A family of amphiphilic, heterograft copolymers containing hydrophilic, hydrophobic, and supramolecular units based on Jeffamine M-1000, dodecylamine, and benzene-1,3,5-tricarboxamide (BTA) motifs, respectively, was prepared via a postfunctionalization approach. The folding of the copolymers in water into nanometer-sized particles was analyzed by a combination of dynamic and static light scattering, circular dichroism spectroscopy, and small-angle neutron scattering. The sample preparation protocol was crucial for obtaining reproducible and consistent results, showing that only full control over the structure and pathway complexity will afford the desired folded structure, a phenomenon similar to protein folding. The results revealed that relatively small changes in the polymer’s graft composition strongly affected the intra- versus intermolecular assembly processes. Depending on the amount of the hydrophobic grafts based on either dodecyl or BTA groups, pronounced behavioral differences were observed for copolymers that comprise similar degrees of hydrophobic content. A high number of BTA grafts (>10%) resulted in the formation of multichain aggregates comprising around six polymer chains. In contrast, for copolymers comprising up to 10% BTA grafts the folding results in nanoparticles that adopt open, sparse conformations and comprise one to two polymer chains. Interestingly, predominantly single-chain polymeric nanoparticles were formed when the copolymer comprised only Jeffamine or Jeffamine and dodecyl grafts. In addition, replacing part of the BTA grafts by hydrophobic dodecyl grafts while keeping the hydrophobic content constant promoted single-chain folding and resulted in the formation of a compact, globular nanoparticle with a more structured interior. Thus, the intra- and intermolecular self-assembly pathways can be directed by carefully tuning the polymer’s hydrophilic–hydrophobic balance in combination with the number of supramolecular grafts.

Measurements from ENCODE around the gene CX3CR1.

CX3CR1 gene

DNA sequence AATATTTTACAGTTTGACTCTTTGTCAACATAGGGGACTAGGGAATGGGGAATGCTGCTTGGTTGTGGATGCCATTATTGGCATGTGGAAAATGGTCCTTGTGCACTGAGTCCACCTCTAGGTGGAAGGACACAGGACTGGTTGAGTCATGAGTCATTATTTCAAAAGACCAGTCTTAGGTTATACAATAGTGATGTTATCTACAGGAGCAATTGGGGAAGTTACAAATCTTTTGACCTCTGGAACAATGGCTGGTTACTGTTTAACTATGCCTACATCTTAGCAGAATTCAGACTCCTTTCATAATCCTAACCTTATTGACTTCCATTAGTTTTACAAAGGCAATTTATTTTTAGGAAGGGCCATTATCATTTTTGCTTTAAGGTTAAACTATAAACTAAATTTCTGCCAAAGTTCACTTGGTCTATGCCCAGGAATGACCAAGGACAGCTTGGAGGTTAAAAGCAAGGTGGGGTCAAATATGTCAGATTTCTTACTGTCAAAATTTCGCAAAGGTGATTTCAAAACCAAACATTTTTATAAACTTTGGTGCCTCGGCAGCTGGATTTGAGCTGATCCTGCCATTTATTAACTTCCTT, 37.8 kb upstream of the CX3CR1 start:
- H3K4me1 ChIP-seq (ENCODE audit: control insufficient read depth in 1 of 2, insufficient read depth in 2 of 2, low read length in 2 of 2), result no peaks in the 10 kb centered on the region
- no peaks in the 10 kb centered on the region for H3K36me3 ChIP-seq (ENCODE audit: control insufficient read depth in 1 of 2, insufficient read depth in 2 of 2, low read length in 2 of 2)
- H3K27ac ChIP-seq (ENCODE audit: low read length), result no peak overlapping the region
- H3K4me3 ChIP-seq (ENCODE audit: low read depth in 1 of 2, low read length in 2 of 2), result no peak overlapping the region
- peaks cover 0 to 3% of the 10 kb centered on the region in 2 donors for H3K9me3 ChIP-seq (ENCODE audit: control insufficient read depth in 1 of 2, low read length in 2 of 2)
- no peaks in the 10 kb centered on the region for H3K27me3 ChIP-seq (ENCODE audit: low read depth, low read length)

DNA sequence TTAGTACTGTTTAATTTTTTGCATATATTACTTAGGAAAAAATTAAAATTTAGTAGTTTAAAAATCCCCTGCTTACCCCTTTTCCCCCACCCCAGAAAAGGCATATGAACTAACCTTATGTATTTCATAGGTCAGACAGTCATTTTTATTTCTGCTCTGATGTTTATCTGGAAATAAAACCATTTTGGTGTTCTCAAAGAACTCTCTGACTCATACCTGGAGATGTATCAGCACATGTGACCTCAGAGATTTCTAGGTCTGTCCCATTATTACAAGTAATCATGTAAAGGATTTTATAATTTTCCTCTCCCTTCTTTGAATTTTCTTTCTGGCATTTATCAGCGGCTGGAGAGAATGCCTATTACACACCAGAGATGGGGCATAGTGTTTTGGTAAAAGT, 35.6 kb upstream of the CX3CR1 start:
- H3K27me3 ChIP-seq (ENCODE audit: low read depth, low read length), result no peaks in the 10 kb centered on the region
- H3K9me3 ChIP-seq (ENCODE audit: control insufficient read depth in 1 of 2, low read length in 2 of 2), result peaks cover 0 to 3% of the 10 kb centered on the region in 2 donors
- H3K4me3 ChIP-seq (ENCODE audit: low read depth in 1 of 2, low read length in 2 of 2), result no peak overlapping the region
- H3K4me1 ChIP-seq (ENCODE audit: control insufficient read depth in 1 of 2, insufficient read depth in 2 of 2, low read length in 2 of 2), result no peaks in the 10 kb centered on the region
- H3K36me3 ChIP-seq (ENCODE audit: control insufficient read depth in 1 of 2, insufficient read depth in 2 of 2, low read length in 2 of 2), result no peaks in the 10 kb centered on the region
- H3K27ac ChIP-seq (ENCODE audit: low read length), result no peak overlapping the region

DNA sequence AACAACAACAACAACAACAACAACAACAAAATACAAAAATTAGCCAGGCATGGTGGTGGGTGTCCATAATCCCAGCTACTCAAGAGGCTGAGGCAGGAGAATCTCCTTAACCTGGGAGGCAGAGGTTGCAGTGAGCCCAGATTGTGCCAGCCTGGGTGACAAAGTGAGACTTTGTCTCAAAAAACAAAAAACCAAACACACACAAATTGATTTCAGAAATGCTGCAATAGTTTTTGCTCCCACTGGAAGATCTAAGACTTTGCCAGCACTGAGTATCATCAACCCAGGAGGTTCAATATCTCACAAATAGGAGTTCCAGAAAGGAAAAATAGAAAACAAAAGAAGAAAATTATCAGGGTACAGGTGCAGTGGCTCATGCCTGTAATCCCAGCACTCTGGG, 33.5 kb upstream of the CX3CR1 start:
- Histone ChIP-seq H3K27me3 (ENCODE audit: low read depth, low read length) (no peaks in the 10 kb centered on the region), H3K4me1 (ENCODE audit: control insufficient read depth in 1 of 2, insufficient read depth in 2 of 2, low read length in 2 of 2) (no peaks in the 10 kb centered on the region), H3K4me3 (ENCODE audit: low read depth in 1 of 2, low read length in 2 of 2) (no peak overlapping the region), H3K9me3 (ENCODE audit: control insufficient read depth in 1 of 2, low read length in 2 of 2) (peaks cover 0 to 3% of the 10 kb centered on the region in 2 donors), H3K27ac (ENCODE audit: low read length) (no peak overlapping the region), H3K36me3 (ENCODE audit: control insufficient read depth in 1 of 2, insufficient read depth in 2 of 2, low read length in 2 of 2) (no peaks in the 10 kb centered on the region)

Full Access Link: Macromolecules